Raymond M. Berger
Real Bullet Points

In a Time of War, a Letter to a Jewish Community Leader

Dear American Jewish Community Leader,

Recently we had a discussion about Israel’s recent incursion into Gaza. As you know, this incursion was in response to Hamas’ invasion of Israel, massacre of over 1,200 and kidnapping of more than 240 Israelis.

You told me that the Israeli Defense Forces (IDF) were killing too many Palestinians in Gaza. You believe that the international condemnation of Israel was due to Israel’s actions. As a leader of our Jewish community, your views matter.

I want to share my thoughts on recent events.

On October 7, about 3,000 Gazan terrorists invaded southern Israel and carried out the worst massacre of Jews since the Holocaust. The attackers committed barbaric, pre-civilization atrocities on their victims. This included the burning alive of Jews, mutilation of living victims, and mass rapes of women. Hamas murdered 40 infants, beheading at least some of them. One Hamas terrorist put a baby in a heated oven. The terrorists carried out these killings in front of parents and other family members in order to inflict emotional torture on their victims.

Shortly after the massacre, protests broke out in the West Bank. Then, after an errant Palestinian rocket (initially blamed on Israel) killed civilians next to Al-Ahli Hospital in Gaza on October 17, these protests exploded across the world. In a massive display of hatred, millions of protestors swarmed into urban streets. They screamed anti-Israel and antisemitic chants. Many of these supported genocide against Jews.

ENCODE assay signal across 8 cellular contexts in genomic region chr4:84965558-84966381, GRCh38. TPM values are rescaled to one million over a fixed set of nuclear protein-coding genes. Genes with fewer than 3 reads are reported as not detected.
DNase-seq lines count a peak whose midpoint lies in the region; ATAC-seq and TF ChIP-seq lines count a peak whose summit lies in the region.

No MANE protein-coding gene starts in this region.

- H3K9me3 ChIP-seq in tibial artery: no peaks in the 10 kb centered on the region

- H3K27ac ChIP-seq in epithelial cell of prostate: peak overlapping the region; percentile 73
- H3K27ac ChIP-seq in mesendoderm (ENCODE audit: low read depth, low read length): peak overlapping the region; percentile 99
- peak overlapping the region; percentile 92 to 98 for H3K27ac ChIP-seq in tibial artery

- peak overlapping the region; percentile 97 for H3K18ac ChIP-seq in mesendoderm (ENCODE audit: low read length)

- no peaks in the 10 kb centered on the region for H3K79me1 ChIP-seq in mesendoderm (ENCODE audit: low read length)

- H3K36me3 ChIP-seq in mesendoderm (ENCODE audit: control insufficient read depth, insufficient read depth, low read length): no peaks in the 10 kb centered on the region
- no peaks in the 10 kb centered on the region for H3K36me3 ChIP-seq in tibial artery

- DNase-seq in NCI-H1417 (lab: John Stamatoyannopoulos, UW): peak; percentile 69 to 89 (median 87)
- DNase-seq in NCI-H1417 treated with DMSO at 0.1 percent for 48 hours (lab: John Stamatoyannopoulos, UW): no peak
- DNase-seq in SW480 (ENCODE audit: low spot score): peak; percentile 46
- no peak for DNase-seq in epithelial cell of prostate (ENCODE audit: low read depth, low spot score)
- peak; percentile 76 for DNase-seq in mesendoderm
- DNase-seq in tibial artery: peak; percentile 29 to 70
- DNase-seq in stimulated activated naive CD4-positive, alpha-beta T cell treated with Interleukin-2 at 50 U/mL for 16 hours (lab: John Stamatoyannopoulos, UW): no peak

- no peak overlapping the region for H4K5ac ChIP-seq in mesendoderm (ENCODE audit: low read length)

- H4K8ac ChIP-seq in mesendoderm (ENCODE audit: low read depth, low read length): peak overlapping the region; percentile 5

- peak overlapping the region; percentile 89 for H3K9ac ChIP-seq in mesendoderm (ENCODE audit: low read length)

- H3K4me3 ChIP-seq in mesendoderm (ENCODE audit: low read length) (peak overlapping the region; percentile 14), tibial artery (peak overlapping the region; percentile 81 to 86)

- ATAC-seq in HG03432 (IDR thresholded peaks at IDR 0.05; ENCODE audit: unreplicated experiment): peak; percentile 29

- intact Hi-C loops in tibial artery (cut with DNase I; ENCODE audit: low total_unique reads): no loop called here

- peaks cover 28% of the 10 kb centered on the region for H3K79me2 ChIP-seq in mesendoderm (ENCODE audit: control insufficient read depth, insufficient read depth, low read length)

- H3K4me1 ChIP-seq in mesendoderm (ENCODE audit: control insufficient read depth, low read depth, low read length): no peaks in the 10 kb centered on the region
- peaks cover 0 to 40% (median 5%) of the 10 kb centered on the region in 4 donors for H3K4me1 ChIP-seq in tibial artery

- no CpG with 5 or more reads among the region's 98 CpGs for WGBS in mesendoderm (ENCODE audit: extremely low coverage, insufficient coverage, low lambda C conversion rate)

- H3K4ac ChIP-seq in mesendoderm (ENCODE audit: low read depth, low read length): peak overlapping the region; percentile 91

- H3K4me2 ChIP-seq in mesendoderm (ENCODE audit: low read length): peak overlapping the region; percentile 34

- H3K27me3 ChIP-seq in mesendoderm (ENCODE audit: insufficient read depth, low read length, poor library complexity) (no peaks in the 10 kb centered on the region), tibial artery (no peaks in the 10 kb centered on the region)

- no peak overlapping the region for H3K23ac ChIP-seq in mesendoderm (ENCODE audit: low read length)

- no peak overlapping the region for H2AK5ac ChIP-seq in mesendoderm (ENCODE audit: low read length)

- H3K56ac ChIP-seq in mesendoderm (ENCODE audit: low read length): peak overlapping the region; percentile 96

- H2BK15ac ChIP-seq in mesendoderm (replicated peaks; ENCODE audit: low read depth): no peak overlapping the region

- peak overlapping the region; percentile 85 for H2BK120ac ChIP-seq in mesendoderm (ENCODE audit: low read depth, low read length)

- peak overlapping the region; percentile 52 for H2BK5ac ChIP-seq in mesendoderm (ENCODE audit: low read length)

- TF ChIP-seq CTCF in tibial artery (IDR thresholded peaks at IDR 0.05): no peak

These massive displays of Jew-hatred occurred before the Israeli invasion of Gaza. Contrary to your contention, these displays occurred before Israel had done much of anything against Gaza.

No protests of this magnitude occurred after earlier massacres of hundreds of thousands of Moslems in Syria, Iraq, and Yemen by their fellow Moslems.

This suggests to me that our enemies hate us not because of what we have done, but because of who we are.

To Israel-haters, news reports of Gazan casualties may have added to the enmity against us, but they were not the cause.

In a fair world, Israel would never modify its defensive tactics in order to appease “international opinion” because that demonstrably would result in more dead Jews.

To put the issue of Gazan civilian casualties in perspective, we might listen to what was said by Colonel Richard Kemp, former head of British forces in Afghanistan. According to Kemp, in recent armed conflicts, such as those in Afghanistan and Iraq, the civilian to combatant kill ratio is 4 to 1—-that is, four civilians are killed for each combatant killed. The comparable ratio for the 2014 Israeli Operation Protective Edge was one civilian killed for each combatant killed.

This ratio is unique in modern warfare. It is the result of extraordinary efforts made by the IDF to prevent civilian casualties, efforts which often impede Israeli military objectives and endanger Israeli soldiers’ lives.

On another matter you told me you believe that the Biden administration has been unequivocally supportive of Israel’s defense needs. My observations suggest otherwise.